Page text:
Understanding the Different Types of Health Insurance in the U.S.
Health insurance in the U.S. can be confusing, especially during these days of ongoing changes in legislation. Choosing the coverage that’s right for you and your family is important, and the first thing to consider is the types of health insurance that are available in this country. Many people are covered through their employers, but there are other possibilities.
Two General Types of Health Insurance
There are several types of health insurance, but the two main types are:
1. Private Health Insurance
Private insurance can be purchased through an employer, a state or federal marketplace (Obamacare) or a private source, like Einsurance, an insurance provider or insurance broker.
2. Public Health Insurance
This type of insurance is subsidized by the federal or state government. That means the government pays for in coverage in part or entirely. The best known are Medicare (for people 65 and older) and Medicaid (for people with low income or disabilities). Other examples include coverage through Indian Health Service and Veteran’s Health Administration.
Health Insurance Plan Options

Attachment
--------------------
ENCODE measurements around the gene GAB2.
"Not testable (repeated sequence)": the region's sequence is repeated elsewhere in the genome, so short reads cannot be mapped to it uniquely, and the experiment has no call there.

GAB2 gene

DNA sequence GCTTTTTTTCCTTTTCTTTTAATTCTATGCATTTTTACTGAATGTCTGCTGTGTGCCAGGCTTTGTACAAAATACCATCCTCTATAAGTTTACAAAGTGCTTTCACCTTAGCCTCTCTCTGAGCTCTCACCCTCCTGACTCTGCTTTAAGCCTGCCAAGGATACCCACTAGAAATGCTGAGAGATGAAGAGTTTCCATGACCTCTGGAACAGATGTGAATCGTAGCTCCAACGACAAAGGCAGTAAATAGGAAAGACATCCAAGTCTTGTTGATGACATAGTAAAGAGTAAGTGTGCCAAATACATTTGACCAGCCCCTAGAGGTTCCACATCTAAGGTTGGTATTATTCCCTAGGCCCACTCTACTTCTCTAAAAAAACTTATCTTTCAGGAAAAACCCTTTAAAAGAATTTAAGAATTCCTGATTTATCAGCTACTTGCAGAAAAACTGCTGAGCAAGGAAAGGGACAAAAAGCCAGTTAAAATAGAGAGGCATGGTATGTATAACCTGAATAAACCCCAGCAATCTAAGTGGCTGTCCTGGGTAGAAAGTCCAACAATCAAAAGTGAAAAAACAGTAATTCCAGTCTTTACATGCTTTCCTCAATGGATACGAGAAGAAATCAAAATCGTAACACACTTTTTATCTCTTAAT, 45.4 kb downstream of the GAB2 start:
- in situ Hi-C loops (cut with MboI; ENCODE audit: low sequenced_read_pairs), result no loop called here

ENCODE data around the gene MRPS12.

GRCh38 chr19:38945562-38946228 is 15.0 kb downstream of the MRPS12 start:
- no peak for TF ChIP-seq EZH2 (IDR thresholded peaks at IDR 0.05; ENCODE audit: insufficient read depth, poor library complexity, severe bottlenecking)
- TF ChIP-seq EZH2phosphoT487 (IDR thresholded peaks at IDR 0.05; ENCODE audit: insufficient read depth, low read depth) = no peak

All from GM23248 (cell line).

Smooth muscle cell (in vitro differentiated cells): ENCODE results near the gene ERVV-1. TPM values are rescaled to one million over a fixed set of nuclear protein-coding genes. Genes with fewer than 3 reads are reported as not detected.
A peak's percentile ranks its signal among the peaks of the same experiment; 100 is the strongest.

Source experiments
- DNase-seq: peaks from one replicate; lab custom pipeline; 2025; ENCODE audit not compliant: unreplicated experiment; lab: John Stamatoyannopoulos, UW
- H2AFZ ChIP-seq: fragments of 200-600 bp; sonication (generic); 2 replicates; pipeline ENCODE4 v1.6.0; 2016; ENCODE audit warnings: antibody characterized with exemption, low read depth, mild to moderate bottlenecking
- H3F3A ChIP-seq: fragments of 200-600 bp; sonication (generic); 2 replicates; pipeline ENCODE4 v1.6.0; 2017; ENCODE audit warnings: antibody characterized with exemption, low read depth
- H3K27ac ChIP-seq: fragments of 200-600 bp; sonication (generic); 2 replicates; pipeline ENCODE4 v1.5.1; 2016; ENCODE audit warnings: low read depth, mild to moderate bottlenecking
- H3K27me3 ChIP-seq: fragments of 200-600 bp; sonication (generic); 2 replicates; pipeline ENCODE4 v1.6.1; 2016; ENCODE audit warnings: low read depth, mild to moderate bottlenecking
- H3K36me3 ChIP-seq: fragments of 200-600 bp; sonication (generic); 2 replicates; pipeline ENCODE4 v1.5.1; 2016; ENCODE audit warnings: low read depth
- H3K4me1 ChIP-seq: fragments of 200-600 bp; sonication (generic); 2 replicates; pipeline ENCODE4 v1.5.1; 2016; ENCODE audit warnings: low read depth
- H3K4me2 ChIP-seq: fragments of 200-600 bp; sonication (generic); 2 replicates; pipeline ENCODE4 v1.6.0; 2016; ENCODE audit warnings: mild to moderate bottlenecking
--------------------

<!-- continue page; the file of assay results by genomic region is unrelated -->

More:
Another way to approach insurance is to consider how plans are administered and/or connected with healthcare providers.
1. Health Maintenance Organizations (HMOs)
HMOs, usually the least expensive type of plan, provide care directly, with in-network physicians and a coordinating primary care physician (a referring general practitioner). If treatment is sought outside of connected physicians, the insured may not be covered or will have to pay a higher fee.
2. Preferred Provider Organizations (PPOs)
PPOs allow the insured to see any doctor he or she wants, although these organizations usually have a network of approved providers with whom they’ve negotiated costs. The insured doesn’t have to get a referral from a GP to see a specialist.
3. Managed Care
An insurer in a managed care plan has contracts with a network of healthcare professionals and facilities to provide lower-cost medical care. Penalty fees and extra costs may be applied if the insured goes out of network. The more expensive policies are usually more flexible with the hospitals in the network.
These are fee-for-service plans that cover treatment by the insured’s preferred provider.
5. Point-of-Service (POS) Plans
POS plans combine many of the qualities of HMOs and PPOs. The insurer can choose to coordinate all treatment through a primary care physician, be treated within the insurer’s network of providers, or use non-network providers. Insurer costs vary depending on which choice is made, with in-network costing the least.
Want more information? Learn more and use the EINSURANCE quote generator to compare policy costs.